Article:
UK hedge fund compliance practitioners tackle shifting landscape

Consumer Duty, Big Bang 2.0 and ChatGPT among the subjects discussed at the latest roundtable event.

The regular roundtables hosted by compliant electronic communications provider Global Relay (our parent company) have proved a valuable forum for compliance practitioners to discuss how regulatory changes are being dealt with in the front line. February’s event was one of the best attended yet, with discussion kicking off between the 15 hedge fund CCOs present around challenges related to the Consumer Duty obligation. With around five months left until implementation, confusion persists: it’s a “heavy, heavy lift”.

The trickiest part, said one attendee, is the value assessment. Many are comparing themselves with peers and competitors, or leveraging from Authorised Corporate Directors (ACDs) to see what’s needed.

Consumer Duty

Trustees of occupation pension schemes have been causing issues for firms who thought they had the new Consumer Duty under control. One firm in particular deals solely with professionals, but has the trustee of an occupational pension scheme as an investor within a fund. According to the IA, this investor is considered as “retail” and, as such, the firm has had to do another assessment despite previously thinking it was out of scope.

The question, it seems, will come down to materiality; if you’re not a manufacturer, you don’t market the product, and aren’t able to influence the pension scheme, then the trustee may not pose a problem. The IA has apparently been useful in answering difficult questions, and industry focus groups are similarly becoming important resources for those with questions.

Edinburgh Reforms

The group had mixed opinions of the government’s “Big Bang 2.0” reforms to financial services, ranging from uncertainty to opportunity. The consensus was that the reforms contain a degree of speculation, which could change with future governmental changes. With that in mind, many are holding off on any action and waiting for the consultation paper to be published.

On the other hand, some attendees had been present at a roundtable with the FCA and HM Treasury who both appear to be open to hearing and responding to feedback, especially around proposed changes to short-selling rules. For some attendees, the Edinburgh Reforms pose an opportunity to voice and potentially change things that they are not happy with. One attendee said, “if we can put forward evidence or reasonable arguments for change, then there’s a high probability that it will be looked at and potentially debated.”

In particular, the group would like to see the FCA and government looking at listed corporates to see whether they can pull together a repository for third sector organisation values. The availability of this data, they said, should be centralised.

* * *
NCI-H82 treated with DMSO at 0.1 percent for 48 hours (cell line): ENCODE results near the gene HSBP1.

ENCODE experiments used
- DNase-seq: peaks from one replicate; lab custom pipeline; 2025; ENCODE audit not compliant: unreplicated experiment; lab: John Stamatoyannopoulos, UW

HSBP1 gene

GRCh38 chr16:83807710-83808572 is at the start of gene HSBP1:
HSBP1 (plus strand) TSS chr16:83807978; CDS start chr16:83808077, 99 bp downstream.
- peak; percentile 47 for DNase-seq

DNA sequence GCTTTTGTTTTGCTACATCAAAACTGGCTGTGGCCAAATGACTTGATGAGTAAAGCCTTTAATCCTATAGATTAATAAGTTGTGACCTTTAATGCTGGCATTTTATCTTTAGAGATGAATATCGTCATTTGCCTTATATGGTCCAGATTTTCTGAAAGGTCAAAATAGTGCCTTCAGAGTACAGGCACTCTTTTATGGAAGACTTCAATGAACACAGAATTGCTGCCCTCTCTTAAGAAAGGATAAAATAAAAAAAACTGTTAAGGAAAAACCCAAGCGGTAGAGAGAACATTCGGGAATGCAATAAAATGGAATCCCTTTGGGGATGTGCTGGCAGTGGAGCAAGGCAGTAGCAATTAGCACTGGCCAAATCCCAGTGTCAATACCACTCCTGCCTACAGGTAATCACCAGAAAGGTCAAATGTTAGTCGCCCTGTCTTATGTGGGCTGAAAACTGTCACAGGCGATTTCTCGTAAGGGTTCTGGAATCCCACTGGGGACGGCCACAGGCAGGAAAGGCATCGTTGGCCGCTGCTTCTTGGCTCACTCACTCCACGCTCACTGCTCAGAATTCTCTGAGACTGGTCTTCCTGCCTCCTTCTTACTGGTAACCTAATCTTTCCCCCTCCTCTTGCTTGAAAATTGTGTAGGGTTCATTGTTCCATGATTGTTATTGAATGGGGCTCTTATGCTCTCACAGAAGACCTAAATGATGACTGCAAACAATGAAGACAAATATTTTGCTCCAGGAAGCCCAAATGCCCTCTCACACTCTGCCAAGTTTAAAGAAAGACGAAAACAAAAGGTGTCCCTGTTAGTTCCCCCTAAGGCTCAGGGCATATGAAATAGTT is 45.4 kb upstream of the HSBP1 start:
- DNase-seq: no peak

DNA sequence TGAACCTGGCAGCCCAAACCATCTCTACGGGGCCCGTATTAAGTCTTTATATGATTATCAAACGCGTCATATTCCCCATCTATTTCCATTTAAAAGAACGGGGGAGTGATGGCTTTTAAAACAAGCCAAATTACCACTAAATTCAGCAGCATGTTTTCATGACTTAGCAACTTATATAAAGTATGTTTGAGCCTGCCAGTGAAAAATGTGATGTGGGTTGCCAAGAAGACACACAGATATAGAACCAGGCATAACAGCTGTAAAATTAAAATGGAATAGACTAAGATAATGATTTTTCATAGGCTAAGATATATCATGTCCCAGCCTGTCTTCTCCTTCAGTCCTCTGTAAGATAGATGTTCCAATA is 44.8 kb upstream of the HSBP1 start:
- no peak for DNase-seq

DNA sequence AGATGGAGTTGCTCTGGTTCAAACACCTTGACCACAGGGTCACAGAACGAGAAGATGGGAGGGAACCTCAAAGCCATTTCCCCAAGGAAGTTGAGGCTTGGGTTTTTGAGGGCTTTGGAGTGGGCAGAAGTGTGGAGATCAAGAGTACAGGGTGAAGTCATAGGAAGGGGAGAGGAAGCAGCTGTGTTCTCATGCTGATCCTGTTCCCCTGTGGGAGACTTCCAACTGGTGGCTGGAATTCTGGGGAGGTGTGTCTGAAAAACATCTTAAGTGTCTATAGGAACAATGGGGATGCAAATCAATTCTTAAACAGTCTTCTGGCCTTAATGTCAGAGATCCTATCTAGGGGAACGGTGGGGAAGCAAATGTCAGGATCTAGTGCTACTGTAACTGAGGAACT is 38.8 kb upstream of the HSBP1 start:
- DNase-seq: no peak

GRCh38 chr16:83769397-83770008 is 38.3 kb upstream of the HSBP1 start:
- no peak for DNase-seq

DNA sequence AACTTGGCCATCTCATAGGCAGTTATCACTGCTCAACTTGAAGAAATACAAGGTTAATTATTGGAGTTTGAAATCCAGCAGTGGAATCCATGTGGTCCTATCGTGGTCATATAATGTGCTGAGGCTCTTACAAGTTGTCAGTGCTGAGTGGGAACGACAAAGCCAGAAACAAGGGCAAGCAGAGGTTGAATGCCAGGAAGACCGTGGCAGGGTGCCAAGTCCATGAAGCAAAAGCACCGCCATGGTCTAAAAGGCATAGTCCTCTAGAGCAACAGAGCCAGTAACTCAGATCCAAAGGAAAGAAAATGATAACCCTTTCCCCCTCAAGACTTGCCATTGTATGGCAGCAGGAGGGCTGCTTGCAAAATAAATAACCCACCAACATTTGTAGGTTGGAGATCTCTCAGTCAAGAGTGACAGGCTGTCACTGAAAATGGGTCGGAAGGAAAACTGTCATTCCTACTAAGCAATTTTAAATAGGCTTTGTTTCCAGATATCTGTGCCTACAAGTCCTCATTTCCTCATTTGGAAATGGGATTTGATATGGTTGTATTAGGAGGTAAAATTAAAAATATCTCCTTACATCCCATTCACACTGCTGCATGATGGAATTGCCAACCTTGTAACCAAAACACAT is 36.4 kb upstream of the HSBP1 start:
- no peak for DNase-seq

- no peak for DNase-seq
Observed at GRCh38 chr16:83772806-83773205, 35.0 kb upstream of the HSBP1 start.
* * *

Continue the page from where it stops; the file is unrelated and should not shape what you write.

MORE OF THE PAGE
FCA visits and enforcement

Looking at the FCA more generally, it was agreed that now might be a good time to take stock of risk management as the regulator appears to be focused on operational risk, in particular.

Some of the group are actually hoping to see more enforcement activity from the UK regulator, akin to that delivered by the SEC or FINRA. The FCA, they said, is issuing large, criminal enforcement action but is yet to set a precedent for lower-level instances of bad behaviour, which are often seen as good motivators for more compliance.

While very few have had visits from the FCA recently, many in the room are expectant of an FCA knock on the door in the next year. Looking back at the cadence of FCA inspections in the last 10 years, the FCA were inspecting in 2014 and 2018. It is likely that the regulator was then waylaid by the pandemic. A number of attendees were of the opinion that the FCA may hone in on market abuse, surveillance, and eComms. Especially if Market Watch 59 is anything to go by.


The hype around ChatGPT has been unwavering since its November 2022 launch and the compliance folks are catching up. A number of attendees are treating the AI chatbot as they would any other technology and restricting its use until it has approval from the IT team. Some are concerned that the new technology may quickly be picked up by staff as a means of streamlining their day jobs – especially by quants for the potential creation of models. Until more is known, restriction seems to be the favoured route.

Once again, the compliance practitioners came back to the ongoing challenges around recordkeeping and retention for fast-developing communication methods. As with ChatGPT, many are banning new channels, such as WhatsApp, in a bid to prevent staff from messaging on unmonitored channels.

One attendee has sought legal advice on this topic and was told that banning is not practical, and that more proof is needed, whether it’s screenshots provided manually to complete records or attestations from staff that they are not using it. One attendee said that, when asked to sign an attestation that they were not using off-channel communications, employees often said they were unable to sign.